not despised nor abhorred the affliction of the afflicted. When he cried to
him, he heard him."
Reason 2. The great good that should happen to them who would believe
and accept the Gospel; whom he calls here the meek, that is, the humble,
broken-hearted, the penitent, the heavy laden; those who are oppressed
with the burden of their sins, and astonished at a sense of God’s wrath. To
them are made three promises of comfort: —
1. "They shall eat, and be satisfied." They shall be fed with the word
and ordinances of God.
2. "They shall praise the Lord for his mercy;" seeking his favor in his
ordinances, which, under the Gospel, are generally eucharistical.
3. "Their heart shall live for ever;" their conscience being quieted and
pacified, and freed from a sense of God’s wrath.
Secondly, The prophet proceeds, and shows us the amplitude of these
benefits; that they belong, not only to the Jews but to the Gentiles, by
whose conversion the kingdom of Christ is to be enlarged.
1. "All the ends of the world," being warned by the preaching of the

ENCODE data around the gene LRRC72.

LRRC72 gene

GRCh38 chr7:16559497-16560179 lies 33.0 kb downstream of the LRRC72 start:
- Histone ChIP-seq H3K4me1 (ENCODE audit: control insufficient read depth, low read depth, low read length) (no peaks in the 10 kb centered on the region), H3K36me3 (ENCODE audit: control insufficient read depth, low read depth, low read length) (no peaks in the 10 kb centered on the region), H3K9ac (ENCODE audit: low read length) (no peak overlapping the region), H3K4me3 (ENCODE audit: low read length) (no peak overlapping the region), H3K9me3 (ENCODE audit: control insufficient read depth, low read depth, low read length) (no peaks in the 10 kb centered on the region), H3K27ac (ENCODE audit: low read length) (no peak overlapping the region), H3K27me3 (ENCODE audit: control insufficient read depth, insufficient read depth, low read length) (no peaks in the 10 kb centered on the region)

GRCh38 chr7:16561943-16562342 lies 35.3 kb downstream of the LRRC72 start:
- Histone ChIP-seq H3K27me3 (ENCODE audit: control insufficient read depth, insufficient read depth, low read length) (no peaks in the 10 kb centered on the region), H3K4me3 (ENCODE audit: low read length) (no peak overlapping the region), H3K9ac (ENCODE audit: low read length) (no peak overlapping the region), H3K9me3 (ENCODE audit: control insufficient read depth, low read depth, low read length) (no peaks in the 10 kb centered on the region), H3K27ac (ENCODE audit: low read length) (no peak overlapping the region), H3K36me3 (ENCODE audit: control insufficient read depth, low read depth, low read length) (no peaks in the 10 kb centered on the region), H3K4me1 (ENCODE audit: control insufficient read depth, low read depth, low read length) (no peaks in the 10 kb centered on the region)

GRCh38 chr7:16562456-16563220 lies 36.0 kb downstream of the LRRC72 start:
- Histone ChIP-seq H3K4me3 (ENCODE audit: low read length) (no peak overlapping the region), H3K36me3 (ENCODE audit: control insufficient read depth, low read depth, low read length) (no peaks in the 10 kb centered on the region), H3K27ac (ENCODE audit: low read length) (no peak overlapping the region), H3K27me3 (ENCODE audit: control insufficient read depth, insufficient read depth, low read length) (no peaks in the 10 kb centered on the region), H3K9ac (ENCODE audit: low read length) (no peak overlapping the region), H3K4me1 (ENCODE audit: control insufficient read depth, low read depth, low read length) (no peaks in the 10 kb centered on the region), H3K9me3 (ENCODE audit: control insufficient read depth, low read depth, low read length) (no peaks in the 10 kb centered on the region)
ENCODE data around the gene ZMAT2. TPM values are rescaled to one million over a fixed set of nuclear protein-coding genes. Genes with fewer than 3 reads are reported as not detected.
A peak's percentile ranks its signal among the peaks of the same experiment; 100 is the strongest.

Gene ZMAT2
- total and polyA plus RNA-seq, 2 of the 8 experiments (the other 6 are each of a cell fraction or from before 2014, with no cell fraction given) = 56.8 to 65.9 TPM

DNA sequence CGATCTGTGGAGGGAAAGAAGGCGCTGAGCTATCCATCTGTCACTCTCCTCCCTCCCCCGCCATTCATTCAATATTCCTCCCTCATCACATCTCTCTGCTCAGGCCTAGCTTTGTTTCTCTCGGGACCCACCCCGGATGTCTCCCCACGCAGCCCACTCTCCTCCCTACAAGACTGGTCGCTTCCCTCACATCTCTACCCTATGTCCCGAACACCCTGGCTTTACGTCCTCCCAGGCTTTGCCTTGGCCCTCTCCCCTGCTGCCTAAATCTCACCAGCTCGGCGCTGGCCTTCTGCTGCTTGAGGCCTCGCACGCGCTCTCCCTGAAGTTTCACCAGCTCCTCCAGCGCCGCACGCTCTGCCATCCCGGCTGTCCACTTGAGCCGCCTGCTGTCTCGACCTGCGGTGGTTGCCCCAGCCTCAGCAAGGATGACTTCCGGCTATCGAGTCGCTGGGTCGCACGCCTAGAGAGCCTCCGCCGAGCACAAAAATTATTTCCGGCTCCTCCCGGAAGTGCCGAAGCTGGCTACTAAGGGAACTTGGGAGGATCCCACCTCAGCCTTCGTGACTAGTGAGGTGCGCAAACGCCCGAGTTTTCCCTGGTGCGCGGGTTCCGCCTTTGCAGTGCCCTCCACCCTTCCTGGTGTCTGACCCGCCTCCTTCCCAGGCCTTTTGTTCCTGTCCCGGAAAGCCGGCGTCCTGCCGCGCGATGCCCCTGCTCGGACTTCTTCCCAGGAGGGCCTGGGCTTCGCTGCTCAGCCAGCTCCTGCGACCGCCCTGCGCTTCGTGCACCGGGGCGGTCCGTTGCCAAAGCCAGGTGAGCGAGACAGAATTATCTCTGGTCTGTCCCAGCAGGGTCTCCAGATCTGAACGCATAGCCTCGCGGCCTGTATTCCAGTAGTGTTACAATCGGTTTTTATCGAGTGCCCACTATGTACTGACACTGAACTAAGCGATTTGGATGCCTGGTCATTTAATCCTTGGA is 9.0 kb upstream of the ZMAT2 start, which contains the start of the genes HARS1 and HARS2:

Gospel, and allured by these promises, shall remember-consider the
lamentable condition in which they are, and deplore their former
estate, impiety, and idolatry. And the mercy of God being now
manifested to them-2.
They shall cast away their gods, turn from their evil ways, and seek
that God from whom they have been alienated. And being
They shall embrace a new form of religion under the Gospel: "All the
kindreds of the nations shall worship before thee."
4. Of which the reason is, because Christ is advanced to the throne; all
power is given to him: "For the kingdom is the Lord’s, and he is
governor among the people."
5. He then shows the two kinds of people who should become subjects
of the kingdom; in effect, rich and poor.
1. "The fat upon the earth." The wealthy, the mighty; kings, princes,
great men, are to be called into the kingdom, that they may be
partakers of its grace: "All they that be fat upon the earth," etc.